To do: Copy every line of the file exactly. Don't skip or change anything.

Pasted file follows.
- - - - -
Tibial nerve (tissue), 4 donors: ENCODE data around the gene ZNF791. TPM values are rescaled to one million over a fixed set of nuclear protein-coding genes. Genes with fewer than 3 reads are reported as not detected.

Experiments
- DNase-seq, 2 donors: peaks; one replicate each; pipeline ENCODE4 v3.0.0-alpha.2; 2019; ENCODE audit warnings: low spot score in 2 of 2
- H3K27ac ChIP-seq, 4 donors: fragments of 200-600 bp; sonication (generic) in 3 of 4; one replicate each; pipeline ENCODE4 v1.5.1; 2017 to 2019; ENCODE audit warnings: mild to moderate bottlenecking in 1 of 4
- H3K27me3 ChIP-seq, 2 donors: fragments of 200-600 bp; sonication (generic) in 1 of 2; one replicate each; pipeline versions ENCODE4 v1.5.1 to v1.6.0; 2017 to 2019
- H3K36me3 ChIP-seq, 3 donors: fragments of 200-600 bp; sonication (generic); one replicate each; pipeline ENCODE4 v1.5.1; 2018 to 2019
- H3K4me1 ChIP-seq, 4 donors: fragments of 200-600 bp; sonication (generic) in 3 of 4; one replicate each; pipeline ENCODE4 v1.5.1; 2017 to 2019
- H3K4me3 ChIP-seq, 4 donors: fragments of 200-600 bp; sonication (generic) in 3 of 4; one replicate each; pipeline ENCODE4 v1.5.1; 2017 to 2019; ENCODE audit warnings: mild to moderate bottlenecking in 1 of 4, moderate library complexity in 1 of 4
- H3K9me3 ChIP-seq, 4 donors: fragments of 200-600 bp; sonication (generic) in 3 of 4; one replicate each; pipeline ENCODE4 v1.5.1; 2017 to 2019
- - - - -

Tibial nerve (tissue), 4 donors: ENCODE data around the gene ZNF791. TPM values are rescaled to one million over a fixed set of nuclear protein-coding genes. Genes with fewer than 3 reads are reported as not detected.

Experiments
- DNase-seq, 2 donors: peaks; one replicate each; pipeline ENCODE4 v3.0.0-alpha.2; 2019; ENCODE audit warnings: low spot score in 2 of 2
- H3K27ac ChIP-seq, 4 donors: fragments of 200-600 bp; sonication (generic) in 3 of 4; one replicate each; pipeline ENCODE4 v1.5.1; 2017 to 2019; ENCODE audit warnings: mild to moderate bottlenecking in 1 of 4
- H3K27me3 ChIP-seq, 2 donors: fragments of 200-600 bp; sonication (generic) in 1 of 2; one replicate each; pipeline versions ENCODE4 v1.5.1 to v1.6.0; 2017 to 2019
- H3K36me3 ChIP-seq, 3 donors: fragments of 200-600 bp; sonication (generic); one replicate each; pipeline ENCODE4 v1.5.1; 2018 to 2019
- H3K4me1 ChIP-seq, 4 donors: fragments of 200-600 bp; sonication (generic) in 3 of 4; one replicate each; pipeline ENCODE4 v1.5.1; 2017 to 2019
- H3K4me3 ChIP-seq, 4 donors: fragments of 200-600 bp; sonication (generic) in 3 of 4; one replicate each; pipeline ENCODE4 v1.5.1; 2017 to 2019; ENCODE audit warnings: mild to moderate bottlenecking in 1 of 4, moderate library complexity in 1 of 4
- H3K9me3 ChIP-seq, 4 donors: fragments of 200-600 bp; sonication (generic) in 3 of 4; one replicate each; pipeline ENCODE4 v1.5.1; 2017 to 2019